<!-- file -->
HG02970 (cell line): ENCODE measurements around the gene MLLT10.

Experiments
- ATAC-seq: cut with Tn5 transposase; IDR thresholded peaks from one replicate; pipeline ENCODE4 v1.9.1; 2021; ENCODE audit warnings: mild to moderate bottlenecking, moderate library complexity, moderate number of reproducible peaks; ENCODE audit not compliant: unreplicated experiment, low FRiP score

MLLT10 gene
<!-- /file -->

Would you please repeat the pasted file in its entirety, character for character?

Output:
HG02970 (cell line): ENCODE measurements around the gene MLLT10.

Experiments
- ATAC-seq: cut with Tn5 transposase; IDR thresholded peaks from one replicate; pipeline ENCODE4 v1.9.1; 2021; ENCODE audit warnings: mild to moderate bottlenecking, moderate library complexity, moderate number of reproducible peaks; ENCODE audit not compliant: unreplicated experiment, low FRiP score

MLLT10 gene